Indians were simply exterminated in Argentina and Uruguay and to some extent in Chile in the far South quite early on. Vicious wars of extermination were fought, particularly in Argentina. Hence little is known of Argentine and Uruguayan Indians.
The rape of the Amazon by colonists who are foresters, jewel-hunters, and land-clearers to create lands for grazing economies continues to ravage Brazil to the present day, and many Indians are still being murdered every year in significant numbers. Even in their reserves, they are killed and their lands are stolen. Everywhere their lands are set aflame to create pasture for ranching. The weak Brazilian state, which is controlled by a brutal, primitive, and racist ruling class, barely lifts a finger to stop the murders of Indians by colonists.
In addition, disease epidemics ravaged many Amazonian Indians around the turn of the century. These exterminating epidemics continued far into the 20th Century past the time when epidemics were a faded memory in North America. For a vast number of these tribes, few if any are left, and of those who remain, only a few or perhaps none speak their ancestral language.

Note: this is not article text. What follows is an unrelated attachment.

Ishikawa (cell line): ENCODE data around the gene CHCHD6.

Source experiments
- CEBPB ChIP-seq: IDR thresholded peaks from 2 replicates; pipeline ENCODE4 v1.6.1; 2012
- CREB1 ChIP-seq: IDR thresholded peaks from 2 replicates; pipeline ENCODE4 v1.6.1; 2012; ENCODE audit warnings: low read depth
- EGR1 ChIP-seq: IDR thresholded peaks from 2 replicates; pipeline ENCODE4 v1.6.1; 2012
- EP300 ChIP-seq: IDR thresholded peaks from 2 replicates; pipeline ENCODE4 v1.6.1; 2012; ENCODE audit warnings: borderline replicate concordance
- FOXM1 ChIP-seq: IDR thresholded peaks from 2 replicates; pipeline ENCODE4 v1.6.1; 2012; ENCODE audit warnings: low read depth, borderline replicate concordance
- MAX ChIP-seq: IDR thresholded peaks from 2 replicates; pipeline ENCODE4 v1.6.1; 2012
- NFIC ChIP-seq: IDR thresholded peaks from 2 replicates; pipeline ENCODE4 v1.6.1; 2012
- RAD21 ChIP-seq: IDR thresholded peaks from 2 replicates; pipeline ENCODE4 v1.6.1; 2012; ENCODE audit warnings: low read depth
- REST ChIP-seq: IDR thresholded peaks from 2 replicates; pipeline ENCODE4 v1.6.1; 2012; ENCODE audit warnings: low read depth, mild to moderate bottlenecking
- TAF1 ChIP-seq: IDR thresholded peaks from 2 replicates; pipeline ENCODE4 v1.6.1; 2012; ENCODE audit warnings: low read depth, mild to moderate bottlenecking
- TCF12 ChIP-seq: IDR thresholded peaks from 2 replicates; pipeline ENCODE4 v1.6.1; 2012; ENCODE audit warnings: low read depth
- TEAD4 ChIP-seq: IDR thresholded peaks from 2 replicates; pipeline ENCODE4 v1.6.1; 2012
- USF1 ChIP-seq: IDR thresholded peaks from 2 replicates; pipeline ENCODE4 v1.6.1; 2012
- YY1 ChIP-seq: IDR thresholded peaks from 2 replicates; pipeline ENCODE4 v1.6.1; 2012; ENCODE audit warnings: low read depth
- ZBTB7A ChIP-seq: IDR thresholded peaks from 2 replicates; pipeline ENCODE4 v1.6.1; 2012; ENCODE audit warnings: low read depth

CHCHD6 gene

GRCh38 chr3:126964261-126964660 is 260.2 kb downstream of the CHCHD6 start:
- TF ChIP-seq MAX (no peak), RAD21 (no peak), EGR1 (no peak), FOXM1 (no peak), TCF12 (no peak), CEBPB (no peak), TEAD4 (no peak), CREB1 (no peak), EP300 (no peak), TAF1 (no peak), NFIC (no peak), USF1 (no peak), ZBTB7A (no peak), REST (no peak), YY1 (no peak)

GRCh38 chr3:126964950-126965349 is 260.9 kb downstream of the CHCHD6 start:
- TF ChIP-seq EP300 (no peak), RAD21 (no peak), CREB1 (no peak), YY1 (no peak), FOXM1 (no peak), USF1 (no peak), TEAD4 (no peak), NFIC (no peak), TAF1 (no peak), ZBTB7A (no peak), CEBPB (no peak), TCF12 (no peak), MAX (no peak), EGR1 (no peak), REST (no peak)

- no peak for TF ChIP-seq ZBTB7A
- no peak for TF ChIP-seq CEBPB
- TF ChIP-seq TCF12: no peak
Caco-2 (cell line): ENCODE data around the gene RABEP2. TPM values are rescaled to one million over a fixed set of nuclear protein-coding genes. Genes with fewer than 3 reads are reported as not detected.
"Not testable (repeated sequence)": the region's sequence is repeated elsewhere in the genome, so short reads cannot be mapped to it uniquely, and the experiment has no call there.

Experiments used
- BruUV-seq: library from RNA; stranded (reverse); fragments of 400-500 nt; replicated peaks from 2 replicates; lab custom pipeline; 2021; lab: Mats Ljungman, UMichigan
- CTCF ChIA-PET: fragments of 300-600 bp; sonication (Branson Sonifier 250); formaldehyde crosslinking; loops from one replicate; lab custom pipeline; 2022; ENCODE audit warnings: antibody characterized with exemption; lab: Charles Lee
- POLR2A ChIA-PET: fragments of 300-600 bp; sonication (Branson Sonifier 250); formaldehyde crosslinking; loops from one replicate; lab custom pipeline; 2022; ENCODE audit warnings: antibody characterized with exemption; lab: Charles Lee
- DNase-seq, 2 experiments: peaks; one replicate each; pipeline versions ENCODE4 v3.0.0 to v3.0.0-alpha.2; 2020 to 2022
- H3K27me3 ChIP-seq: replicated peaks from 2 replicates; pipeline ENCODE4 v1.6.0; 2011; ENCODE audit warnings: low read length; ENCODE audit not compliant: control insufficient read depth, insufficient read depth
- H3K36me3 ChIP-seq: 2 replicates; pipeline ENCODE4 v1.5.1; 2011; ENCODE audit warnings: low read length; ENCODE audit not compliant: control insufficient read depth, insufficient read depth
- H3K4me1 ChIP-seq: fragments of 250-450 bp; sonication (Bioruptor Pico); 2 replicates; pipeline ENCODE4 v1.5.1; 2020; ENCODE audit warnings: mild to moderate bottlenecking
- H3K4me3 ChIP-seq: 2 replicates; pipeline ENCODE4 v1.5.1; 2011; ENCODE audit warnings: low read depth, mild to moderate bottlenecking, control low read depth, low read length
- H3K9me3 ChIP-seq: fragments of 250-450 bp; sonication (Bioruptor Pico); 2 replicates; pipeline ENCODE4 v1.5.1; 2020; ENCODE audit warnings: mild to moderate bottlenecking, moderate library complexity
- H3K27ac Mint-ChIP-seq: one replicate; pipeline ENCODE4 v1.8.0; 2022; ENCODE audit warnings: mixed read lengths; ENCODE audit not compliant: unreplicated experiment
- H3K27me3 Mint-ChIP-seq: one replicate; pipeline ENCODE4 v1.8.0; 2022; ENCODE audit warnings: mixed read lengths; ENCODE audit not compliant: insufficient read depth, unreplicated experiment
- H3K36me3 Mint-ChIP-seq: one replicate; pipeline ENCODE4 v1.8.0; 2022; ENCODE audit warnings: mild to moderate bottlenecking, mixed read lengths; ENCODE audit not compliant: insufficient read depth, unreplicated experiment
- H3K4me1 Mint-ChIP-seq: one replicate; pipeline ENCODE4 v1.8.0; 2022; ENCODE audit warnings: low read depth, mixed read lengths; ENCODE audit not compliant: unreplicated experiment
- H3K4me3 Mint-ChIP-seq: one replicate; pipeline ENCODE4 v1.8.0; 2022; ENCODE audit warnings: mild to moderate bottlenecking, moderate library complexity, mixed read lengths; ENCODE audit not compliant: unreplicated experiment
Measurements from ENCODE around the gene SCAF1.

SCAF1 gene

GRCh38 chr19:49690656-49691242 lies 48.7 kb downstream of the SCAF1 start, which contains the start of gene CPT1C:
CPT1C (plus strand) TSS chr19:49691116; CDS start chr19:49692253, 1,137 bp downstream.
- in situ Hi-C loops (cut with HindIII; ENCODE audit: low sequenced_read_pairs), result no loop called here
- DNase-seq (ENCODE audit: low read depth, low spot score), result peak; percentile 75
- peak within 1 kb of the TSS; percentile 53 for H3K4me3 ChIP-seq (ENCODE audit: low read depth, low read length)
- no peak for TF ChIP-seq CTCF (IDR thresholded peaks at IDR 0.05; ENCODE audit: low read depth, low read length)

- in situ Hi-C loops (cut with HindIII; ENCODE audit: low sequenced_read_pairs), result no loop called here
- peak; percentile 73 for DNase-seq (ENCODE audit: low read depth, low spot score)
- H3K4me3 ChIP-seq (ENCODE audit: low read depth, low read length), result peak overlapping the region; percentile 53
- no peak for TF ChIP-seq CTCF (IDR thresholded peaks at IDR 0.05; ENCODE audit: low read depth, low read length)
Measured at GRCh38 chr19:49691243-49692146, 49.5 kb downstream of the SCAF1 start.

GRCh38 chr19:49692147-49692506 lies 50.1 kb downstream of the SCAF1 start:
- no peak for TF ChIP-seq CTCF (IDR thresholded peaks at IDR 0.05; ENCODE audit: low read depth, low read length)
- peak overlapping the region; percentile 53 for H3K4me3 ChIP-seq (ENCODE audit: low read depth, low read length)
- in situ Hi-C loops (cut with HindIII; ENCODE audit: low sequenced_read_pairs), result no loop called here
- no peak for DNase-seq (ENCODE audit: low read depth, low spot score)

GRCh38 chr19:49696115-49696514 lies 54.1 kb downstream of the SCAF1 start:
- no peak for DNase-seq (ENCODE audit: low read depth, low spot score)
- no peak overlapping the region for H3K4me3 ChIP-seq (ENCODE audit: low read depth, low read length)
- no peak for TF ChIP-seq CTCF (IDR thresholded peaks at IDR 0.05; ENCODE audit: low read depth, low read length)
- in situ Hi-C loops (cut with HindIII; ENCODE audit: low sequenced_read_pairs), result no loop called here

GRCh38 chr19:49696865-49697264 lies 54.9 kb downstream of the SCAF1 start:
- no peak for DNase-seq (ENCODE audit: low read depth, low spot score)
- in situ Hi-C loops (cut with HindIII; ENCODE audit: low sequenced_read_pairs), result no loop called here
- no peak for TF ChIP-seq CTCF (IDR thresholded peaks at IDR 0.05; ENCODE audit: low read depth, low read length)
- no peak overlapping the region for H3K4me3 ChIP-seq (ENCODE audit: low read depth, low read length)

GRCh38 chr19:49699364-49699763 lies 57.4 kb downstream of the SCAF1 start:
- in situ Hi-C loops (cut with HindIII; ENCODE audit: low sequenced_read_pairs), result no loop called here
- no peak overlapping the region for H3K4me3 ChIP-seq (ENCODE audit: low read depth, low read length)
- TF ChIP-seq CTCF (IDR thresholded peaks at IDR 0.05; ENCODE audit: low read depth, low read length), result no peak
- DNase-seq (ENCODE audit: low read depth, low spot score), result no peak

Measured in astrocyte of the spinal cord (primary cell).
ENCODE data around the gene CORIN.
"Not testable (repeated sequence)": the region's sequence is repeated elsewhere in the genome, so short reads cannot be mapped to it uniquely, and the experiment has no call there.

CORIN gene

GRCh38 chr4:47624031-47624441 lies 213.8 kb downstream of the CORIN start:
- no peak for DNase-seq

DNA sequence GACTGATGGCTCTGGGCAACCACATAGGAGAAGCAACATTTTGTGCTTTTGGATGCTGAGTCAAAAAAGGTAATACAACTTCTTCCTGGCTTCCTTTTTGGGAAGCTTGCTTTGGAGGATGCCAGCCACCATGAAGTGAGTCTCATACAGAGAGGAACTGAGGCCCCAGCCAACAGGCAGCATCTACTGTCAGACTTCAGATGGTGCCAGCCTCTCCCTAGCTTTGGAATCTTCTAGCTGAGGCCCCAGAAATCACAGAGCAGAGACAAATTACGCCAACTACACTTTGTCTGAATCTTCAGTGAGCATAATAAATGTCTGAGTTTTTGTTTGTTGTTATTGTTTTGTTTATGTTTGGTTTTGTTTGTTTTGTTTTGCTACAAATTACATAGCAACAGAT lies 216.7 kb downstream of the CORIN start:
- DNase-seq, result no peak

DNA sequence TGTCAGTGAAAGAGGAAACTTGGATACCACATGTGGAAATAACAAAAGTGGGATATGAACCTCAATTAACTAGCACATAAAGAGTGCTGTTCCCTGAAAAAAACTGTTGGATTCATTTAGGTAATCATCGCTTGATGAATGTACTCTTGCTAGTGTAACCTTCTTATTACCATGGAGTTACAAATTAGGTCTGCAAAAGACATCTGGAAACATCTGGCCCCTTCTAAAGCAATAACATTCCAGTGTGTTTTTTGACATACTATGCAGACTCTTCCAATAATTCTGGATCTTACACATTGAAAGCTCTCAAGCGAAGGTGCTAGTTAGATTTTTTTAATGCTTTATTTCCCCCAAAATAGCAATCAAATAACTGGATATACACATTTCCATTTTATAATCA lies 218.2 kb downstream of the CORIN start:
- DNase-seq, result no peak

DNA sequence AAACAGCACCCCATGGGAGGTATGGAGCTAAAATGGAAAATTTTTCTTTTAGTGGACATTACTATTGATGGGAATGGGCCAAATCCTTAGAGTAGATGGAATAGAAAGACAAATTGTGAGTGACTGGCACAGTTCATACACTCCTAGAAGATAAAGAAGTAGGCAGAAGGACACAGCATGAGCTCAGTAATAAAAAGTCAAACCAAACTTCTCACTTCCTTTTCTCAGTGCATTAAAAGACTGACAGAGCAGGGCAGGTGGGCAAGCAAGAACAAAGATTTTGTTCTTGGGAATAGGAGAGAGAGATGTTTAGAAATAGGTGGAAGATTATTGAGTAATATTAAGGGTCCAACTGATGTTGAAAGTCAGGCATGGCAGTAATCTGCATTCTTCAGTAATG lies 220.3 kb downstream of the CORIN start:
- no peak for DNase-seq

In much of the continent, being Indian continues to cause a sense of shame, and acculturation to Spanish or Portuguese-speaking culture is seen as a way to move up in the world and in many cases to rid one of the shame of being “Indio.”
Nevertheless, many of the less, barely, or even non-contacted tribes in Brazil and many more heavily-interaced tribes in Mexico, Guatemala, Panama, Nicaragua, Colombia, Venezuela, and Chile yet retain a strong sense of pride which is apparently a new feature. I am personally stunned at the pride local Mexican Indians in my city have in their Indian cultures and languages.
Consequently, South American Indian classification is a massive mess with over 100 language families and isolates with purportedly no relationship to each other. This silliness is being cemented in by the reigning fad, and it is a fad after all, of bullheaded and nihilistic conservatism that now reigns supreme in our field.
Thus, this project of mine is a gigantic clusterfuck. It’s chaos X 100. There are as many as 10-15 different names for some languages, and of course I need to write them all down, alphabetize them and try to figure out if they are correct or are names for other languages that somehow snuck in. What might seem like four different languages might actually be one language spelled four different ways because the documentation of these languages has been so scattershot and poor.